The Giro: its energy cost
Watching a stage of the Giro d’Italia in the Dolomites is quite literally dumbfounding. The riders climb for lengthy stretches up mountains, at an average speed of 40 km/hour.
This also raises a couple of questions. «What is the energy cost of this? And what is the energy cost for the entire Giro, as the riders spend three weeks fighting it out at their physical limits?»
Of course, you’ve probably already heard tales of how much the riders eat during these weeks. We also know they take nutritional energy supplements to increase daily calorie intake, especially during stages. I guess it’s fair to think that high intensity training every day for hours on end helps top professionals develop some sort of energy saving ability that more mortal cyclists can only dream of. But is this really the case?
Mechanical movements have a cost. And there are no discounts
Let me be clear straight away: there is no definitive evidence that by training every day a professional athlete can achieve energy savings during a race. There is also no certainty about a discount, but it would seem they pay the full price.
We know that such athletes are very light, their bikes weigh next to nothing, their cycling position is always aerodynamic and the slipstream created by the other riders is a huge benefit. Still, even taking all of this into account, it hardly seems possible that training can significantly reduce the number of calories that need to be consumed to reach the finishing line.
A professional cyclist has a body that is finely trained to produce energy, making it possible for such athletes to cycle so fast for such sustained periods that normal cyclists can’t even imagine it, but this doesn’t mean they burn less calories – or, at least, it’s not clear they burn less.
In other words, a professional cyclist can produce far more energy, but isn’t able to save energy given the same level of mechanical movement.
Energy cost of the stages
How many calories are needed for a stage in the Giro? An extremely recent publication of the results from a study involving 9 professionals from a UCI World Tour team during a similar race – La Vuelta or Tour of Spain – has provided some current information.
As expected, the energy cost figures for the individual stages are very high, although they do vary according to the cyclist’s weight, average speed during the stage, length and the amount of climbing.
Even higher figures are also not unheard of. Since 100 g of pasta has less than 350 calories, it is pretty easy to see how hard it must be to maintain an acceptable energy balance (intake and expenditure) while racing in a three-week event.
There are other factors – notably two – that make this even more complicated. First, during a stage race, a cyclist only actually eats two proper meals per day: breakfast and dinner. And the timings for these are often not ideal, because of the organisational problems caused by moving in the afternoon or evening between the end of one stage and the start of the next.
Second, strenuous physical exercise greatly reduces appetite, hence the tendency to reduce food intake from the first to the second, and especially the third week of the race, when fatigue really starts to set in.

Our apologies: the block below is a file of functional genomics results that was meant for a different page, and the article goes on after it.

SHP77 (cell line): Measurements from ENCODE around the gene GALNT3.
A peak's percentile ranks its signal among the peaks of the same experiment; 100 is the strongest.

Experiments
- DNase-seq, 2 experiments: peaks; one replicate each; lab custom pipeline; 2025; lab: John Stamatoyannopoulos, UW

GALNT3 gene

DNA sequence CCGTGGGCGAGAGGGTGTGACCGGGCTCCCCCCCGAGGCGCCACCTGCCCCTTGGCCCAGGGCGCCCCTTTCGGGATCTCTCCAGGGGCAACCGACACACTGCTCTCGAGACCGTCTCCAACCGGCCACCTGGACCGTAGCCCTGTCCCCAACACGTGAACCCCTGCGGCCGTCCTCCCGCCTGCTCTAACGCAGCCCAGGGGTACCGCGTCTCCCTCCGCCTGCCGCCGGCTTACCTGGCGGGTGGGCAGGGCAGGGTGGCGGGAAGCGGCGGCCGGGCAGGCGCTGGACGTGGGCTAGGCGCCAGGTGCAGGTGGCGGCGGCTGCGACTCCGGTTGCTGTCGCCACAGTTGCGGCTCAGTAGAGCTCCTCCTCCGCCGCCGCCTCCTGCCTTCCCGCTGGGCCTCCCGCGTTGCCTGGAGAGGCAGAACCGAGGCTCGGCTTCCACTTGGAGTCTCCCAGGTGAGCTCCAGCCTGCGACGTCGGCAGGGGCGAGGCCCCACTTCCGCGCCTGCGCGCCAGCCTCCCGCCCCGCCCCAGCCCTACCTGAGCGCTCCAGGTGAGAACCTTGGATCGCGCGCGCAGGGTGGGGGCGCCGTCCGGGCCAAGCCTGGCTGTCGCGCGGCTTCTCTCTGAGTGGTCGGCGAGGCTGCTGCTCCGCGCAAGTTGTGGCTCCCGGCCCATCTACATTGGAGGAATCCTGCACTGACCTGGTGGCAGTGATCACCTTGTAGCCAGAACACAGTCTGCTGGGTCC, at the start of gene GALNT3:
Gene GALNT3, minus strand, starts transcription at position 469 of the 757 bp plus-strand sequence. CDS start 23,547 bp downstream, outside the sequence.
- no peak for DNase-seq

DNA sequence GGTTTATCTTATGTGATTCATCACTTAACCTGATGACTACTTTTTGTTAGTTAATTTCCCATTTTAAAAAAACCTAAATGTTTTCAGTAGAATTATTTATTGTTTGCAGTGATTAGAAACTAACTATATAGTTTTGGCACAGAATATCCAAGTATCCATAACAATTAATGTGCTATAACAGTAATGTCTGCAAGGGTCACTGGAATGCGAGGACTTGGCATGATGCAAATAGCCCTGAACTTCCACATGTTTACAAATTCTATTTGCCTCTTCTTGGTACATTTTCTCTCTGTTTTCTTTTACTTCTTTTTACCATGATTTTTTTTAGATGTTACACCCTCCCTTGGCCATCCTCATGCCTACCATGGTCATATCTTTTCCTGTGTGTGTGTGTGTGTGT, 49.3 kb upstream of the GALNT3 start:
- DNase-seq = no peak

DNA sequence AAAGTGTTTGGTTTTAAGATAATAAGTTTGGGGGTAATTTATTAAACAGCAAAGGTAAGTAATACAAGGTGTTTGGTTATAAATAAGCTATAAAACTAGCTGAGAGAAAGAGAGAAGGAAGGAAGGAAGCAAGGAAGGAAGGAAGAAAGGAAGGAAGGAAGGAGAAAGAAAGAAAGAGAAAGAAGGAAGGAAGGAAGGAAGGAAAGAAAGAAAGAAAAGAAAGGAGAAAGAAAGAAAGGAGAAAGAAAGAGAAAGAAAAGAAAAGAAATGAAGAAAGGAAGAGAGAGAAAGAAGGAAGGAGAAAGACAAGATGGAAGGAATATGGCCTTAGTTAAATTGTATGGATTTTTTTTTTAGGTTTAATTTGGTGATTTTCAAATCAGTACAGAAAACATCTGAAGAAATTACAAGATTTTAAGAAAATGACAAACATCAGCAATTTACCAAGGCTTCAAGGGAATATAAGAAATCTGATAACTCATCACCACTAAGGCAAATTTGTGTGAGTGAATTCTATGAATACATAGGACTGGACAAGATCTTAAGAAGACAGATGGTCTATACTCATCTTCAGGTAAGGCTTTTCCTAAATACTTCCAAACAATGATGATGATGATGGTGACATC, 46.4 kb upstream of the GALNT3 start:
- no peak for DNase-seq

How professionals manage carb intake
Fortunately, many steps forward have been taken, especially in the first decade of this century, in understanding the physiology of digestion and intestinal absorption of carbohydrates.
This has provided a basis for knowing the optimal ways for a cyclist to take supplements during a race, such that enough is consumed to maximise digestive and absorption potential, but not too much to cause gastrointestinal stress.
Following (not always completely) these indications, the professional cyclists involved in the study during La Vuelta ingested between 65/70 and 100/115 g of carbohydrates per hour of racing.
The paper’s authors did note that, in some cases, these amounts might have been overestimated given the complexity of determining precisely how much a cyclist actually drank during a race stage.
Still, no matter how well this is done, it is almost never enough to compensate for the energy cost of the race, since in a 5-hour stage, it “only” equates between 1,300 and 2,300 calories.
Thus the need to consume additional carbohydrates in the hours following a race, during meals – breakfast and dinner – and at other times, whenever possible. Adopting such an approach, the cyclists studied during the Spanish study managed to consume between 750 and 1,050 g of carbohydrates in a 24-hour period. This equates to over 12 g per kg of a cyclist’s weight.
Total calorie intake during a 3-week stage race
Taking account of other nutrients, namely fats, consumed less than the recommended daily amount, and protein, consumed more than the recommended daily amount, the average calorie intake during a complete day of La Vuelta was between 4,500 and 6,500.
Such overall calorie intake along with the significant protein intake still results in a slight weight loss (about 1 kg) for the cyclists over the course of the three-week race. Such loss can be put down solely to fat mass though, leaving the muscle mass the same.
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